- Associated Press - Saturday, March 29, 2014

CHARLESTON, S.C. (AP) - “An ordinary brown corduroy boy / from folk who never had it made / but still managed to make / whatever they were to be from scratch,” his poet-daughter Nikky Finney wrote.

On a recent Thursday, Finney, retired chief justice of the S.C. Supreme Court, was honored with the Center for Heirs‘ Property Preservation “Commitment to Justice” award for a lifetime of accomplishment in the face of obstacles and hardship.

He is the fourth person, and third judge, to receive the justice award, following Judge Richard Fields, the late Ted Stern, and former College of Charleston president and Judge Alex Sanders. The award primarily is a tribute to its recipients, but it also sheds light on the work of the center, Director Jennie Stephens said.

“Heirs property is not often understood,” Stephens said. “Recognizing these giants in the community has really helped. … We’re in South Carolina, and we know that South Carolina wasn’t always known for its appreciation of diversity.”

Finney fought for the rights of others, she said.

Ernest Finney is truly a great American,” Sanders said. “I am most impressed by his courage. I was with him in that era where he exhibited that courage. … He did everything with grace. He did it unheralded.”

He was never one to run from a challenge. He represented the Friendship Nine in early 1961 when the students spent a month in a Rock Hill jail after protesting lunch-counter segregation. Many participated in the sit-ins, but nine from Friendship College refused an offer of bail from the NAACP. They did not want to contribute to the coffers of segregationists. Henceforth, “Jail, No Bail” became a rallying cry of the civil rights movement.

Finney also opened a law office in Sumter, the seat of South Carolina’s White Citizens Council, and quickly indicated his willingness to collaborate with others.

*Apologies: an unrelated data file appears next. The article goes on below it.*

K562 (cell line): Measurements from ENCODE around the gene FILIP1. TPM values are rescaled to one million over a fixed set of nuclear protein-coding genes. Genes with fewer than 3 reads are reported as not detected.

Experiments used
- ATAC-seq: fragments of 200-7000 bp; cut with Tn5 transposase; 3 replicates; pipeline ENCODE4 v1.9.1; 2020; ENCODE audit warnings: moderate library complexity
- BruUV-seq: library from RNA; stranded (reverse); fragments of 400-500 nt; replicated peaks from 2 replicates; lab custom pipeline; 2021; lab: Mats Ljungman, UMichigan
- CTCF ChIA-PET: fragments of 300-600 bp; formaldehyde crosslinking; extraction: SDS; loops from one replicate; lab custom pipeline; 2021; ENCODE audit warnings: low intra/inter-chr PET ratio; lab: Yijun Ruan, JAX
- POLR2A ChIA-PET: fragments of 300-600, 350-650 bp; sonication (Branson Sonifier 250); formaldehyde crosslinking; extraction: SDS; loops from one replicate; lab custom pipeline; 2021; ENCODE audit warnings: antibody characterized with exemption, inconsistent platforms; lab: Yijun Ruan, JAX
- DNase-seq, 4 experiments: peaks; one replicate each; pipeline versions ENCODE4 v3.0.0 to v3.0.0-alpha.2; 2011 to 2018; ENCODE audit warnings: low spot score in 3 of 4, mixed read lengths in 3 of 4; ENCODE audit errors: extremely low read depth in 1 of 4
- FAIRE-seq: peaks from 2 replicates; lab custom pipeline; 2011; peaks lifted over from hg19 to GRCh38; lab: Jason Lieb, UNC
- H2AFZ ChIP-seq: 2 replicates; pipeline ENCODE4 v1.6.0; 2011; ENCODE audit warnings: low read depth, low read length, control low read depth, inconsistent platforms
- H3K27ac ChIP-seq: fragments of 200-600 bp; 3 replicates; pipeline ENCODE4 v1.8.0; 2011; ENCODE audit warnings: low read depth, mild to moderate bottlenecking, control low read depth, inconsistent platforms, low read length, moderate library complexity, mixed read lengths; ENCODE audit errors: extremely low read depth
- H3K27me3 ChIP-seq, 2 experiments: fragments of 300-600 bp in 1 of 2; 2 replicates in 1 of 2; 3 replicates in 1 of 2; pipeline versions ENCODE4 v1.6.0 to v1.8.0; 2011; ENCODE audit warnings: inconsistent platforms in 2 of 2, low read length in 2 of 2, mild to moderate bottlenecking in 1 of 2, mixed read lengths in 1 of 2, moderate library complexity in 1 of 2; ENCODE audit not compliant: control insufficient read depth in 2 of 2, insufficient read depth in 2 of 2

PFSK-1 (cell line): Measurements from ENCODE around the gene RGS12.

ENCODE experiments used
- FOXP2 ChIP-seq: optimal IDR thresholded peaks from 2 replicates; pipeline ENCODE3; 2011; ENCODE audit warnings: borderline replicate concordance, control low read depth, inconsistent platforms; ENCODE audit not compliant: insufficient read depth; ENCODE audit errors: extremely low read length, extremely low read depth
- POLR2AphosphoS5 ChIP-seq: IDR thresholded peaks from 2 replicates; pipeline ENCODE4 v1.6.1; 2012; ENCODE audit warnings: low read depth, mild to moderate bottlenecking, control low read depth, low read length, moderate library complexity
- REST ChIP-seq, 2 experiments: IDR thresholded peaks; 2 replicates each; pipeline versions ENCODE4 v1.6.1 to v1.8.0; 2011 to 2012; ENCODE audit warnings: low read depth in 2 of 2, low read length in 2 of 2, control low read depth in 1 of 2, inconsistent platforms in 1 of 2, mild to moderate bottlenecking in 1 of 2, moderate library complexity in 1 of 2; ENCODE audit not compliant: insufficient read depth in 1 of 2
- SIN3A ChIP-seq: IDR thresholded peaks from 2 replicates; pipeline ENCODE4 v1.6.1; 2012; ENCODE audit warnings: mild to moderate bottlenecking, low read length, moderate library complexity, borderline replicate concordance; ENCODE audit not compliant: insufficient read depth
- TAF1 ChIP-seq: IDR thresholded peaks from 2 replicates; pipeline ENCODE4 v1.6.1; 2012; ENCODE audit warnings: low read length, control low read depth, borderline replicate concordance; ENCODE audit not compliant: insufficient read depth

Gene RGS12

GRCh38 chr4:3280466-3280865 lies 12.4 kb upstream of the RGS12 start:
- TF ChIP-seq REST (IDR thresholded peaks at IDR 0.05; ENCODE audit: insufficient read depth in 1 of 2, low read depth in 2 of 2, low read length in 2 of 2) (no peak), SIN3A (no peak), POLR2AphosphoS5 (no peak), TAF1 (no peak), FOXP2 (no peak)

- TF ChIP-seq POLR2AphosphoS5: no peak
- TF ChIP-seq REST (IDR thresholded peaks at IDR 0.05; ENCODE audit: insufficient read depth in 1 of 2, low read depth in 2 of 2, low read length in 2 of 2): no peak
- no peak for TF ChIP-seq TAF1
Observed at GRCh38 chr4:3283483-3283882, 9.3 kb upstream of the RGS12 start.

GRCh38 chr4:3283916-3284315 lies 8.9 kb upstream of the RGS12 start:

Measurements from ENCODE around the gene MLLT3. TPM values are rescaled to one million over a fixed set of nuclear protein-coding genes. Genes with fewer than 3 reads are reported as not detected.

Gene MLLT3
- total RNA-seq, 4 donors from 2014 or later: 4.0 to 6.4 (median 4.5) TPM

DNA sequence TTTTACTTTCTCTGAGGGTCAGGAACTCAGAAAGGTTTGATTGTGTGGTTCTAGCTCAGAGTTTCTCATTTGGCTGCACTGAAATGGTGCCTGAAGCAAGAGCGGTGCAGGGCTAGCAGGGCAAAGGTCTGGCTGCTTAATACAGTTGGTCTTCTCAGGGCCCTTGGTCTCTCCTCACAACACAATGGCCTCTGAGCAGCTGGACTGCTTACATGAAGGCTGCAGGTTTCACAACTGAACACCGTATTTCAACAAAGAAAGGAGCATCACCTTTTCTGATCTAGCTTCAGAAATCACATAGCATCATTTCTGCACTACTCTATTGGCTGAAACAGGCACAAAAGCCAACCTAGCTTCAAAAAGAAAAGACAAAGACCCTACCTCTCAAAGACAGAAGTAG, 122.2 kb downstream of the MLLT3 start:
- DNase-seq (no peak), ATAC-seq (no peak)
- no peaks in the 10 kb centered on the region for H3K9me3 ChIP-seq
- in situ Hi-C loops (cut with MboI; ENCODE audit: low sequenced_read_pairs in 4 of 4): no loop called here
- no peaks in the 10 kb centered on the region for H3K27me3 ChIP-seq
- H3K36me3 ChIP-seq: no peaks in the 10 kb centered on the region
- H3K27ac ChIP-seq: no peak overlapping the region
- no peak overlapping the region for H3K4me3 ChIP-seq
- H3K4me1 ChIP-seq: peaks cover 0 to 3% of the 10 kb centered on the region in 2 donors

Throughout his career he endured overt racism, trusting that the legal system ultimately would work, that the courts were an appropriate place to take the fight for enfranchisement.

In 1972 he was elected to the S.C. House and served on the Judiciary Committee. Four years later he was elected the first black Circuit Court judge, and then, in 1985, the first black Supreme Court justice since Reconstruction.

He rose to chief justice in 1994.

As one of only two practicing black lawyers in the state in the early 1950s, Fields was invited to speak to students at the fledgling S.C. State law school, where he met Finney for the first time. One trailblazer watched as another cleared a fresh route through the landscape of segregation, then went on to lead the state’s highest court.

“He handled his tenure as chief justice without any controversy,” Fields said. “He had the utmost respect for the court and bar.”

Born in Smithfield, Va., his mother died when he was an infant and was reared by his educator-father, aunts and uncles. When he was 12 his family moved to Orangeburg and his father became dean of Claflin College.

He graduated from Wilkinson High School and enrolled in Claflin. His first job: soda jerk at the college store.

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